HALIFAX — Canadian military aircraft were sent Sunday to help another sailor who ran into trouble during a transatlantic race on the weekend, rescue officials said.
The joint rescue co-ordination centre said two aircraft were sent to rescue the sailor off the southeast coast of Newfoundland.
The centre said the lone crew member of a sailboat was hoisted into a Cormorant helicopter and flown to St. John's.
At least four sailboats ran into trouble in the mid Atlantic on Friday and Saturday, and crews on board three of the boats had to be rescued.
The vessels were sailing in a race from Plymouth, England to Newport, Rhode Island when they encountered stormy waters and had to call for help.
The Royal Western Yacht Club of England, which organized the race, said 13 boats had dropped out as of Sunday evening.
The remaining eight boats continue to cruise ahead, organizers said, and a vessel is expected to cross the finish line by the middle of the week.
Race director John Lewis said he believes the worst of the swells has passed, but competitors should brace themselves for strong winds as the abnormally intense weather system tracks across the Atlantic.
"(It's) had an effect obviously on the competitors," Lewis said in a phone interview Sunday. "There are extremes in life whatever way you look at it, and sometimes you just cannot beat the weather."
Lewis said more boats have been retired or required rescue than in previous races, and complimented the Canada's "superb" response to the distress calls.
The Canadian Coast Guard will likely bear the cost of the operations, Lewis said, but if the tables were turned, British officials would do the same.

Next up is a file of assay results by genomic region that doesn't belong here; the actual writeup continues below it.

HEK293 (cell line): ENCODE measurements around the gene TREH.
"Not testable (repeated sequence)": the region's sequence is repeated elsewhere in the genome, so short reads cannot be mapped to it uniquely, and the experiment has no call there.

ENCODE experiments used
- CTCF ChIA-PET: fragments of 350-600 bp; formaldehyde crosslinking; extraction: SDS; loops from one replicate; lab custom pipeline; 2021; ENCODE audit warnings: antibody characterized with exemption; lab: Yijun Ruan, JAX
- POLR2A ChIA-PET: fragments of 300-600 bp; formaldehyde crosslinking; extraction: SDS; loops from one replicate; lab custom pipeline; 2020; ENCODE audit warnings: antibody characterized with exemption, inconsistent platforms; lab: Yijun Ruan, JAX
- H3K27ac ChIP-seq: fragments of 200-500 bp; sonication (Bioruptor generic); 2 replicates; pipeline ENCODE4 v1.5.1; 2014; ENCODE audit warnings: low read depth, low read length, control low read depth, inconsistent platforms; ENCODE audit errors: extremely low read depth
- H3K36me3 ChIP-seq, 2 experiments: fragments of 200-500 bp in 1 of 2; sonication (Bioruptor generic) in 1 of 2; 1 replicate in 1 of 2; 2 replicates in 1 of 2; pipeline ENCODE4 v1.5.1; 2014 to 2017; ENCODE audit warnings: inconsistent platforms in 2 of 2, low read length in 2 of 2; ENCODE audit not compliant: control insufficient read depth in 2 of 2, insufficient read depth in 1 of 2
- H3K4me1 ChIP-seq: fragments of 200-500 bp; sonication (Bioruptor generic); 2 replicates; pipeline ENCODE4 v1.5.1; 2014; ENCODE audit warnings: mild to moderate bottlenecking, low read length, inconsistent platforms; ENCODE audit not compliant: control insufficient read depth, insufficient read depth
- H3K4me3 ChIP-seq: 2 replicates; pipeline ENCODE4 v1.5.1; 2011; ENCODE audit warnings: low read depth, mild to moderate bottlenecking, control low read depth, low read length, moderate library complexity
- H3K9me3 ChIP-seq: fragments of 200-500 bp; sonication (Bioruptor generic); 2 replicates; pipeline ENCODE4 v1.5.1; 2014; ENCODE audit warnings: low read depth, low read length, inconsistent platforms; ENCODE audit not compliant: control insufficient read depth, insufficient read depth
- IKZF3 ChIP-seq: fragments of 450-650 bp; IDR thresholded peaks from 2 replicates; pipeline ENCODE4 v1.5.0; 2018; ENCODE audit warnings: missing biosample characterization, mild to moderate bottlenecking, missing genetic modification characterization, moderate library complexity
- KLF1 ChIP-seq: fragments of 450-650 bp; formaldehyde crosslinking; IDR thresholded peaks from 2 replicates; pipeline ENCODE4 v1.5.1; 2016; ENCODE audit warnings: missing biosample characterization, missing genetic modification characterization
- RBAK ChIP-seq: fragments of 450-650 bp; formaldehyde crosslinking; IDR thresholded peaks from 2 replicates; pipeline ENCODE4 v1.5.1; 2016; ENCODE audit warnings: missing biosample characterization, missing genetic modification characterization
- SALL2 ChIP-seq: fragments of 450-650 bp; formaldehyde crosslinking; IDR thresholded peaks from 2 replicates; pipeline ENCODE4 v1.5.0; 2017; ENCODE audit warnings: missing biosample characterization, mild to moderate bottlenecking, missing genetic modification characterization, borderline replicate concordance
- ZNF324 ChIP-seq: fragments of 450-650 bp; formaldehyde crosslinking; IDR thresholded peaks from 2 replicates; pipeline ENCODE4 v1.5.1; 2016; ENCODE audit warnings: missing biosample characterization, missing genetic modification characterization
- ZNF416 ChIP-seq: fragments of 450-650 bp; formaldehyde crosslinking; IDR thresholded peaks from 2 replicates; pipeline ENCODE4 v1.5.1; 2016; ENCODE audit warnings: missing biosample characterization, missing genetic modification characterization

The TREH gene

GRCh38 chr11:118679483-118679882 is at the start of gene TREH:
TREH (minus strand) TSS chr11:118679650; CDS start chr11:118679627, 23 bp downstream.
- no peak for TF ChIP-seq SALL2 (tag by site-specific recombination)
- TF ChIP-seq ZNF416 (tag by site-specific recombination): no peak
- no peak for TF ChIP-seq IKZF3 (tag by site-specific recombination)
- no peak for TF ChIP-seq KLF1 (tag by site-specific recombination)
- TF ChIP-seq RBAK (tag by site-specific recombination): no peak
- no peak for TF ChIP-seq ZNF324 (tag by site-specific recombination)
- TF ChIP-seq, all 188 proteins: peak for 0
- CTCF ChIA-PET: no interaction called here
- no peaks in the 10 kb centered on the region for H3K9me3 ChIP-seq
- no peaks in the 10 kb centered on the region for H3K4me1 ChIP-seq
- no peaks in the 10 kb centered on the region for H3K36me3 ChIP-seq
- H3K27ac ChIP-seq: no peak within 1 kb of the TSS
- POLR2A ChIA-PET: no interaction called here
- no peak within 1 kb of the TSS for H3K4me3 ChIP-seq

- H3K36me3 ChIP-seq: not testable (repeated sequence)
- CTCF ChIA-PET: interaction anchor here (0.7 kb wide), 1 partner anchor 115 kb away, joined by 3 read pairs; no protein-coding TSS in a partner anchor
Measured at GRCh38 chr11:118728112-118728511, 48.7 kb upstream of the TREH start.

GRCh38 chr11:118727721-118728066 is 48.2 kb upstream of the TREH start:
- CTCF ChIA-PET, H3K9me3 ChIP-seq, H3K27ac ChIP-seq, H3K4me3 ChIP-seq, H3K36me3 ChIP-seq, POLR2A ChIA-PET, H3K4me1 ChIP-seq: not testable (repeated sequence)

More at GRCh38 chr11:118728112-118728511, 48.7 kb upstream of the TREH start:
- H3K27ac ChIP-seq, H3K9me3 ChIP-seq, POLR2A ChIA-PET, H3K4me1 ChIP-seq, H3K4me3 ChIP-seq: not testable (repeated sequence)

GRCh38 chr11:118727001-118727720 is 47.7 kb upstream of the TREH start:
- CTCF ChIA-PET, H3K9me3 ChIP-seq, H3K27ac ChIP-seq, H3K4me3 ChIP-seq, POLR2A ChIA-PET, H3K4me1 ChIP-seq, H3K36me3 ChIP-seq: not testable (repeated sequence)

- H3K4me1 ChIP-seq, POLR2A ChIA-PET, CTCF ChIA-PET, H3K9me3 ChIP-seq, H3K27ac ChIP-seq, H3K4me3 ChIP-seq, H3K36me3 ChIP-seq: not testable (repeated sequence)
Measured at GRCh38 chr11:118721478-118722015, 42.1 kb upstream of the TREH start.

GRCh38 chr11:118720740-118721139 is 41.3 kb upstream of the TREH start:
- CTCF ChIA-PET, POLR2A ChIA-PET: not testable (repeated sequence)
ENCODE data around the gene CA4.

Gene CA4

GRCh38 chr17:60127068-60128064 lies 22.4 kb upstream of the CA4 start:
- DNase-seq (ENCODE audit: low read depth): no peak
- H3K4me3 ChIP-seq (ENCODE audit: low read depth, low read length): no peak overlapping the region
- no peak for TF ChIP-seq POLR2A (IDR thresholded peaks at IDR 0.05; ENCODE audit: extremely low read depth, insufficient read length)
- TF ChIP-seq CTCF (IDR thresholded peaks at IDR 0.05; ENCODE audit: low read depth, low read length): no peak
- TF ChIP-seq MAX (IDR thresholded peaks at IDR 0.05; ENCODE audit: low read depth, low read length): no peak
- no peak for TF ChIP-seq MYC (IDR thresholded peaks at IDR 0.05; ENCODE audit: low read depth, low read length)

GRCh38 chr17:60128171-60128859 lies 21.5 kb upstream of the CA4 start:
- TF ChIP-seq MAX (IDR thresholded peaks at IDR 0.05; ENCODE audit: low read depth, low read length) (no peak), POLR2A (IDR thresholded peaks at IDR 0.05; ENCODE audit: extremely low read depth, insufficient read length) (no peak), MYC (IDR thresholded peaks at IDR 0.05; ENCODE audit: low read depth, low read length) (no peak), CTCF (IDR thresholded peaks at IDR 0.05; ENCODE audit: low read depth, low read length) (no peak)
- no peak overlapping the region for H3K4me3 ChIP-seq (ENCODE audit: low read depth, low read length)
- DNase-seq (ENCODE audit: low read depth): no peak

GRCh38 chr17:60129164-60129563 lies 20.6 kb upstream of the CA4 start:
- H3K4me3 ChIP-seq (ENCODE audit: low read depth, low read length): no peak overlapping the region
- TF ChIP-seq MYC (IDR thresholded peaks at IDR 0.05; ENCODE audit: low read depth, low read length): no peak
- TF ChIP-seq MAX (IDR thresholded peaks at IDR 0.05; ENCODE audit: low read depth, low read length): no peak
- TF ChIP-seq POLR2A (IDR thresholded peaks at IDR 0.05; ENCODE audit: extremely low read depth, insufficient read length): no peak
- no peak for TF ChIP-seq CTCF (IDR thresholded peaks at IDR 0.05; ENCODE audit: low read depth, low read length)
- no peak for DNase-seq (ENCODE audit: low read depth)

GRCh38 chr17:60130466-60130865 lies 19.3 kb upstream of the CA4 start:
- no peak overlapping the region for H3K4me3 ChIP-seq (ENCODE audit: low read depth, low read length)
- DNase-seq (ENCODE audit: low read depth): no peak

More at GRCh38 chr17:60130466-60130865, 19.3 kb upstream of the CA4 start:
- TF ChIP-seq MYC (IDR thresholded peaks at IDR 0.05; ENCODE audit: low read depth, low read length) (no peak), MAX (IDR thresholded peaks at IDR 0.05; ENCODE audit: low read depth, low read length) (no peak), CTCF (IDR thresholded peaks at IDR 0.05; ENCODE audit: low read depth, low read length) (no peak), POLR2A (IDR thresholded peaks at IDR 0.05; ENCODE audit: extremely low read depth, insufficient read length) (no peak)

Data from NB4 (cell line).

"All nations support coast guard agencies and support seamen in distress," he said. "It would be exactly the same in the U.K. if we had vessels in distress, we would go."
Ricardo Diniz has been tracking the race with dismay from his home in Porto, Portugal, as he watches his former competitors stand down one-by-one.
The 40-year-old father said he felt a storm brewing in the first hours of his maiden voyage in the transatlantic race, and was forced to retire on the second day after the heaving currents threw him across the cabin, leaving him with a fractured skull.
"I'm not there. And now I can clearly see why I'm not there," Diniz said in a phone interview. "I would have been one of the guys rescued. My health wouldn't have been up to this storm."
Diniz said he believes it is unprecedented in the race for more than half of the fleet to have fallen out this early in the competition, and said he thinks the "tragic" year will go down in the event's history books.
Adina Bresge, The Canadian Press
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